The U.S. outspends every country on health care, yet its residents have shorter lives and poorer health.

The country also has in nursing a real solution: The largest health profession is also the one that Americans trust the most, and is woven into the fabric of the community in ways other health practitioners are not.

In 2017, seeking to understand how best to match America’s great resource to its increasingly complex health problems, the Robert Wood Johnson Foundation produced Catalysts for Change: Harnessing the Power of Nurses to Build Population Health in the 21st Century.

That report saw that, for people to thrive, nursing and health care should consider environment and community in assessing the health of individuals and families. The report has also led to a follow-up effort: Population Health in Nursing, or PHIN.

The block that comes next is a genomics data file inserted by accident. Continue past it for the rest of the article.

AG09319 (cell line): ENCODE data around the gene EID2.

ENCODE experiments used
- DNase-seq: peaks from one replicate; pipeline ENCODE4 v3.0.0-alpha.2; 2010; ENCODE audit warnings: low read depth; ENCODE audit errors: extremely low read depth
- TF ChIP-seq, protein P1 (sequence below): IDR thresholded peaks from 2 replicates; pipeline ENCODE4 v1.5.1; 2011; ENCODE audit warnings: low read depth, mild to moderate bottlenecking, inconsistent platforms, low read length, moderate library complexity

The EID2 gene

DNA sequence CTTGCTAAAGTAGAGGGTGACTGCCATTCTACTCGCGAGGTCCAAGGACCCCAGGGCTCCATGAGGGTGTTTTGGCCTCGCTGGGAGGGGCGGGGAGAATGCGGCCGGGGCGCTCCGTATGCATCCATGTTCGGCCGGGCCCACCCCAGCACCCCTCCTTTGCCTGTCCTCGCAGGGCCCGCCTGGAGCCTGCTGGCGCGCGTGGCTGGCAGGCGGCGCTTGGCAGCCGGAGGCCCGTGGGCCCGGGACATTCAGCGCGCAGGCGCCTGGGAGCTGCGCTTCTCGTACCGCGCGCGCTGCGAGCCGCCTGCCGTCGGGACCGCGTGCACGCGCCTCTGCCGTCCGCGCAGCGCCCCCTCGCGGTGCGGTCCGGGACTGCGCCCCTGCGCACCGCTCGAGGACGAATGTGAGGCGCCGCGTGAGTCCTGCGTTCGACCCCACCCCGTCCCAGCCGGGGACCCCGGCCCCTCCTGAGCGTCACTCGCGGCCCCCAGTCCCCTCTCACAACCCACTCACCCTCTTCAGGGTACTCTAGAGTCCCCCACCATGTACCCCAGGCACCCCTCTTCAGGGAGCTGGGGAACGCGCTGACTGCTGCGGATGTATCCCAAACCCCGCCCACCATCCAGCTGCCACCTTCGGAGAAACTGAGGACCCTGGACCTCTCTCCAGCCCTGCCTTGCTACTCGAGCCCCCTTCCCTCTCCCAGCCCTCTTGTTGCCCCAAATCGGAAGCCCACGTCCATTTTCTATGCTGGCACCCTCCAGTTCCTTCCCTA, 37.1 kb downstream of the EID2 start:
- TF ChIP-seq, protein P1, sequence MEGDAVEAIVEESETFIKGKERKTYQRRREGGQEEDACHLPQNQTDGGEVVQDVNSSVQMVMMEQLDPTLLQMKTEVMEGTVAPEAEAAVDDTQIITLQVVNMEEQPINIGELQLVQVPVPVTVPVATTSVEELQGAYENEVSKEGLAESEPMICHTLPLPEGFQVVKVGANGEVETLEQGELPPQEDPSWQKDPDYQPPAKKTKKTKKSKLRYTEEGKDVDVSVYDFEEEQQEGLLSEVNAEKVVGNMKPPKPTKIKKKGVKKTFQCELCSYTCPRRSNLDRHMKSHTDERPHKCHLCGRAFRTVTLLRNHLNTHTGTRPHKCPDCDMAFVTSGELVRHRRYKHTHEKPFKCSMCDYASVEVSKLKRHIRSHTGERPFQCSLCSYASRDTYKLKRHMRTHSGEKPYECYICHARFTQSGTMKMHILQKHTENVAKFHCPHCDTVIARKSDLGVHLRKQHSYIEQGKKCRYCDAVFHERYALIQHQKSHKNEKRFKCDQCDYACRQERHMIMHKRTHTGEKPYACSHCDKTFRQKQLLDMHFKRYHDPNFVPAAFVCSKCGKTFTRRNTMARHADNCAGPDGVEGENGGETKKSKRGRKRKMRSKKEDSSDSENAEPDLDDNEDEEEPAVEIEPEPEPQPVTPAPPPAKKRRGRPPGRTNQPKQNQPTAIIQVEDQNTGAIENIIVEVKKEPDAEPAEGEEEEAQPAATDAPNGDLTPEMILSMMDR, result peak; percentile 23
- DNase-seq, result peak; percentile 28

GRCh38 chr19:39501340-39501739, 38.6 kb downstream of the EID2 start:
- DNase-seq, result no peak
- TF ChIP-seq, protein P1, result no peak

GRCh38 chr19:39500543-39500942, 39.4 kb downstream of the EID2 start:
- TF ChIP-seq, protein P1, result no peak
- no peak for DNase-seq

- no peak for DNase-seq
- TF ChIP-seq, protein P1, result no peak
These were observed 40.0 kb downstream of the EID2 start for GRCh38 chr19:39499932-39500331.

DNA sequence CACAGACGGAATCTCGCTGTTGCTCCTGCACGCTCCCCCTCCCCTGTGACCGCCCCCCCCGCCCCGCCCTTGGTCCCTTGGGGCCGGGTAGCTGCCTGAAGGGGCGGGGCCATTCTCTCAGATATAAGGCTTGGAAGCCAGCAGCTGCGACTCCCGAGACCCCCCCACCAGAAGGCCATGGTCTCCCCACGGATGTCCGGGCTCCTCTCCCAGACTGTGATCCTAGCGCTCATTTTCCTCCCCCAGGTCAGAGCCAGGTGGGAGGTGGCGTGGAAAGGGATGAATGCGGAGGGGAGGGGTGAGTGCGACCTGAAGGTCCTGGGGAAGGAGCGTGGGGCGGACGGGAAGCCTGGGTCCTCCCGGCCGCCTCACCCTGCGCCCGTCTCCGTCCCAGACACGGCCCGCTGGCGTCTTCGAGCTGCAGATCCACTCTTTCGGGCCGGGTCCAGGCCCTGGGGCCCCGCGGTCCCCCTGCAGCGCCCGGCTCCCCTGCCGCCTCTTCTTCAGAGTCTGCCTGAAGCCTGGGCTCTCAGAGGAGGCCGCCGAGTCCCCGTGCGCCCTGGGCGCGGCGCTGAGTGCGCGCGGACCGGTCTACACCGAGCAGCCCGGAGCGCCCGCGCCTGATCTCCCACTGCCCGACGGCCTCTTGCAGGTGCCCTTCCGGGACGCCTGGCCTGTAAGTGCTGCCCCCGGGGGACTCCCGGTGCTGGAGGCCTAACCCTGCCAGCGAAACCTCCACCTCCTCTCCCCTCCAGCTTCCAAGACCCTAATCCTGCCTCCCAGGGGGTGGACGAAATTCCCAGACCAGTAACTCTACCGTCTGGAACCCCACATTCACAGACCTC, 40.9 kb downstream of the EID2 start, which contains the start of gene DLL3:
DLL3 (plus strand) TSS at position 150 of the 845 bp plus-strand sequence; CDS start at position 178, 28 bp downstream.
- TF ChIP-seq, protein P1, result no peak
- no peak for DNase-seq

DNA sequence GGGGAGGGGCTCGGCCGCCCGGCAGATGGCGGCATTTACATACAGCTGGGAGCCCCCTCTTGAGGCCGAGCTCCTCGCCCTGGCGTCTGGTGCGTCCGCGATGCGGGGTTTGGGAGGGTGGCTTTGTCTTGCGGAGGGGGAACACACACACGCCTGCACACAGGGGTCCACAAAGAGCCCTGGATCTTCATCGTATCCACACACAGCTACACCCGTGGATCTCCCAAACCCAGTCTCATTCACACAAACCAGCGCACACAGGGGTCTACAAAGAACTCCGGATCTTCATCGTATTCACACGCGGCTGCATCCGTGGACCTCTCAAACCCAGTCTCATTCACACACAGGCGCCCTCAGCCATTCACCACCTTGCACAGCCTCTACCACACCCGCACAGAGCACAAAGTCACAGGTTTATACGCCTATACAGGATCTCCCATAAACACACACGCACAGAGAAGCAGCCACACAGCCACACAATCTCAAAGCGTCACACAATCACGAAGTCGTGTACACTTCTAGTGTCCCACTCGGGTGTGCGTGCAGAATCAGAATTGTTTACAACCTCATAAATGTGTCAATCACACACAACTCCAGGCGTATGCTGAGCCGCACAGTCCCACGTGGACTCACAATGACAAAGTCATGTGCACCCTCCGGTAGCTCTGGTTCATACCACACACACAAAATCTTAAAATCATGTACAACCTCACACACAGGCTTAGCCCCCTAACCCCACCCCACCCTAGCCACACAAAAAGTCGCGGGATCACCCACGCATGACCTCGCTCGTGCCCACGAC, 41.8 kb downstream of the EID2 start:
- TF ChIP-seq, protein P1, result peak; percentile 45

This two-phase project is already exploring promising models of nursing education and practice related to improving population health.

PHIN Phase 1

PHIN phase 1, carried out in 2018, describes promising educational models to prepare nurses, across all levels of professional practice, for population health practice and leadership. To read its findings, read Nursing Education and the Path to Population Health Improvement.

PHIN Phase 2

PHIN Phase 2 will describe current and emerging nursing roles in population health practice and how nurses should be prepared for these roles.

PHIN Phase 2 began in February 2019. The findings will be released in early 2020.